The new century is no longer new as this decade rapidly comes to a close.
The beginning of the new century brought an ephemeral kind of hope associated with “turning over a new leaf” even if the only thing different was the order of the numbers we use to express what year we’re in.
We’re entering a new phase in the management of organic wastes where we may very well have to do more than “turn over a new leaf.” The default processing option continues to be composting but changes are emerging on the horizon, some approaching rapidly. I think ten years from now what we do will change dramatically; in 20 years, who knows?
In 1990 we thought pulling organic waste out of landfill was a great idea because it represented waste diversion. Today I like to think we have moved far beyond that. It’s business first with waste diversion and reduction of greenhouse gases secondary or complimentary to the process.
Although self proclaimed, and unlikely to result in a new statutory holiday, I view 2010 as the 20th anniversary of modern composting in Canada. Sure we have been composting a lot longer — as we’ll find out. However, this is a great time to reflect on where we’ve come and where we’re headed.
Starting with this column, over the next year I’ll offer readers a series entitled “Composting Pioneers.” The half-dozen columns will then be assembled into a single document to commemorate this 20th anniversary. My first example is All Treat Farms Inc.
All Treat Farms Inc.
The owners of All Treat Farms Inc., before it was even called All Treat, came up with an idea that was simple. Dehydrate manure and put it in a bag. Then convince someone to buy it.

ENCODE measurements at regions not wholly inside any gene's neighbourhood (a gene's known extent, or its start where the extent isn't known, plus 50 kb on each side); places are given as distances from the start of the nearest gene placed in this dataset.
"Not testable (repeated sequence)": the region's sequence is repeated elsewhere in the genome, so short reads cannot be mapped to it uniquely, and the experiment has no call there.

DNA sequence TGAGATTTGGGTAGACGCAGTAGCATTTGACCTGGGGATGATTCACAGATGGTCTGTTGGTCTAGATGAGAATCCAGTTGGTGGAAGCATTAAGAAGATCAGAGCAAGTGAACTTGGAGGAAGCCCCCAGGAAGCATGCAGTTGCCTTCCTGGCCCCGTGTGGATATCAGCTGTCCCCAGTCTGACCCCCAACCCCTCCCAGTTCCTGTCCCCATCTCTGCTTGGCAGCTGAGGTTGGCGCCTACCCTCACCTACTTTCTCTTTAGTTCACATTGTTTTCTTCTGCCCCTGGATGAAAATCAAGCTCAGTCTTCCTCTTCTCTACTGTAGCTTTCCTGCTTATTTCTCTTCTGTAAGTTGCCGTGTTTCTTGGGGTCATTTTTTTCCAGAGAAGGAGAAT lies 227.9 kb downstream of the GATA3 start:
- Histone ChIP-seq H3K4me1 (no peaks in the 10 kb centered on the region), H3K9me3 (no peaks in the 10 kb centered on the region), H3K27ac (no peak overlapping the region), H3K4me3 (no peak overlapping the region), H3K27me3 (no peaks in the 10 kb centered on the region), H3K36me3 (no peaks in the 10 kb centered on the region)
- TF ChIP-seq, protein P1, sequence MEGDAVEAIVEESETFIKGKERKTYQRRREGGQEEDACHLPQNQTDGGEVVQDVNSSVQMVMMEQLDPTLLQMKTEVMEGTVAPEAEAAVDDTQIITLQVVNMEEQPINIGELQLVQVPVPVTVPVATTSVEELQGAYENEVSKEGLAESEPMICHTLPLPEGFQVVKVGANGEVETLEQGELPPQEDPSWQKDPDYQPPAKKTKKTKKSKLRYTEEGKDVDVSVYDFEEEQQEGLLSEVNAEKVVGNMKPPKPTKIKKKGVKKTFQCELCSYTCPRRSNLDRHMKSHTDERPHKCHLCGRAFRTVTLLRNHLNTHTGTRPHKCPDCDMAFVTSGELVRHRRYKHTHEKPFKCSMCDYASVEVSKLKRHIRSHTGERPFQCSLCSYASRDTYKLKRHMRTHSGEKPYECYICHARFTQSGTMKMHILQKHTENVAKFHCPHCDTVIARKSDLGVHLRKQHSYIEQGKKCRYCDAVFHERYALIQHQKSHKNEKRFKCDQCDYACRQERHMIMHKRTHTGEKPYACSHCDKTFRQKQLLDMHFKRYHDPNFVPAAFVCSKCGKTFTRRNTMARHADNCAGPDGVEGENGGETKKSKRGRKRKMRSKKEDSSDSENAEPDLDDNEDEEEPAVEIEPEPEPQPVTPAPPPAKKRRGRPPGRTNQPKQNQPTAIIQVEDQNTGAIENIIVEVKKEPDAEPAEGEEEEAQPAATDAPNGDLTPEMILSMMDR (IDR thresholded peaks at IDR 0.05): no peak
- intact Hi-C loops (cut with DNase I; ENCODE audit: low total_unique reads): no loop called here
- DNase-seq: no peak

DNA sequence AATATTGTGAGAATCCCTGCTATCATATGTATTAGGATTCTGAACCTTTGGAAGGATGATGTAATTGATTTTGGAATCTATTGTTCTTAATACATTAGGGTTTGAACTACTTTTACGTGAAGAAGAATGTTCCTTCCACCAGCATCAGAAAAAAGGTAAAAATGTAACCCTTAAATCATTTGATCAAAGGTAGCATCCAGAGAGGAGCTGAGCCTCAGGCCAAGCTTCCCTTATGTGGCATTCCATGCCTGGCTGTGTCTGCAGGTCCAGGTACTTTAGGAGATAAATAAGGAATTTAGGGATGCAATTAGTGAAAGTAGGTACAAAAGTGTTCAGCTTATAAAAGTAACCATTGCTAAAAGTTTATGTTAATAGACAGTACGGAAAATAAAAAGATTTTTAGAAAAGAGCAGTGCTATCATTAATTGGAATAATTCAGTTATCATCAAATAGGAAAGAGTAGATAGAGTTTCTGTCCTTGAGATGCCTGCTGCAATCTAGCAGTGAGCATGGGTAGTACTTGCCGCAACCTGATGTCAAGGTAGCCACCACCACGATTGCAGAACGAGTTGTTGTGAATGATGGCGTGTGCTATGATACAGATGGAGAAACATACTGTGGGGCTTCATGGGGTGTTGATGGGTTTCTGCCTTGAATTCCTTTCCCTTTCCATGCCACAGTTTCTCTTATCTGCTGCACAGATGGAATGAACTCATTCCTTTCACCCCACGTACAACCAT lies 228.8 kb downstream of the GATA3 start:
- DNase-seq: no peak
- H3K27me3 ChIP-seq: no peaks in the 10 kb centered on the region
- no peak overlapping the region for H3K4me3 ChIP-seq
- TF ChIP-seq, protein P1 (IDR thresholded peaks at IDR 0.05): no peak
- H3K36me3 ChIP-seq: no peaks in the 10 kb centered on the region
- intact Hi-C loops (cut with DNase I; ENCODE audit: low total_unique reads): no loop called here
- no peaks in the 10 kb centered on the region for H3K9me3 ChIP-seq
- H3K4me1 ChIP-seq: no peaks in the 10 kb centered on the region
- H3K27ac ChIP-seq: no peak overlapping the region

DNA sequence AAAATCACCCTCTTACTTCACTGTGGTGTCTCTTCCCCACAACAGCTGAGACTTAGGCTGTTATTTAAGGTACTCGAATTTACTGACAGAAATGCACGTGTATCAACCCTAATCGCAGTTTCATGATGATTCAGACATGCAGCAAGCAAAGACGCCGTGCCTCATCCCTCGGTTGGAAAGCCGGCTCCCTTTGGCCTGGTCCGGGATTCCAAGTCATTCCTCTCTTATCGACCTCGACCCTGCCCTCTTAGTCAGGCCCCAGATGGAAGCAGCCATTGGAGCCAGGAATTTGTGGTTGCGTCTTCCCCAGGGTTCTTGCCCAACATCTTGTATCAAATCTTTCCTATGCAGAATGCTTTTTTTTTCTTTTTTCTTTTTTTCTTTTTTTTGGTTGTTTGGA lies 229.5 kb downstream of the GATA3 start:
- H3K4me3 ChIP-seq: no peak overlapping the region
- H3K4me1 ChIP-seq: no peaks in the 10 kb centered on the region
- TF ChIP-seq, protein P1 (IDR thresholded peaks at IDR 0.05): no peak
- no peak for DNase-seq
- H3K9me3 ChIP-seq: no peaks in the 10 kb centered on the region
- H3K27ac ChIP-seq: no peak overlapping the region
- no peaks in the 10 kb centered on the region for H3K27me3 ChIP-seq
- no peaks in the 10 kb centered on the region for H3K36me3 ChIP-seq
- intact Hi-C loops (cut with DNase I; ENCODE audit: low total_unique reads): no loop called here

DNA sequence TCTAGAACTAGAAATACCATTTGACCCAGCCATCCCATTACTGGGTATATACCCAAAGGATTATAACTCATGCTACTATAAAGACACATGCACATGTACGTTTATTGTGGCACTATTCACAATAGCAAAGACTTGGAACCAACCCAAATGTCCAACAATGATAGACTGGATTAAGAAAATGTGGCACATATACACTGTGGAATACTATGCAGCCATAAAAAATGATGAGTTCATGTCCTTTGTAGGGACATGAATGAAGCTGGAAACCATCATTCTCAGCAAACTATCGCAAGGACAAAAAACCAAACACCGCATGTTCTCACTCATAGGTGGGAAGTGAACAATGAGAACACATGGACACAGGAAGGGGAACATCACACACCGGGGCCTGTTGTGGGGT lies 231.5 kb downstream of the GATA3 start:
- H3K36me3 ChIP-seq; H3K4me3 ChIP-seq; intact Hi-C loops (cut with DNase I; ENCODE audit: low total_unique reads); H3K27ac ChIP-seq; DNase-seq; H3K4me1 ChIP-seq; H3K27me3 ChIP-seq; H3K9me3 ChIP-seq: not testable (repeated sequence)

That’s how it was back in 1955 when LaVerne and Freda White used a dehydrator that they’d purchased to produce feed from alfalfa to dehydrate manure. This lateral move, one of many, typifies the All Treat story of entrepreneurship.
The Whites were farmers from Arthur, Ontario. As George White, All Treat’s current president puts it, “Farming was a seven-days-a-week job and my parents wanted to move away from that.”
So, what to do with the idea?
How do you convince people to buy what others recommend you “store high in transit”? It seemed beyond the pale. You would have to imagine it being sold at Toronto stores such as Simpsons and Eatons. Back then White says, “Demonstrators used to demonstrate the product to customers at the stores.” Now we get Vince shouting at us about Shamwow. Back then the demonstrators were “good looking women,” says White, stressing quickly that he was only a kid at the time. “They gift wrapped the bag and gave it to the customer.”
To reduce the odour of the dehydrated manure upon rehydration, All Treat started composting the manure. Customers already knew what they were buying; there was no point giving them an extra reminder. The stabilized product also held promise of better performance in their garden.
And so it continued with the development of a number of garden products, to add to the company’s animal feed, bird seed and other products.
“Back then all our products ended in the word Treat: Garden Treat, Worm Treat and so on,” says White. “When we incorporated we decided to call ourselves All Treat.”
In the intervening years All Treat got into the bark chip markets. Back then all of this was imported into Canada from the United States. However, the forestry industry in Ontario was burying or burning its bark.
“In the early 1980s we worked with what was then called the Ontario Development Corporation to purchase equipment and find sources of bark,” says White. “We started to produce a local bark chip. At the same time we were looking for a replacement for peat moss.”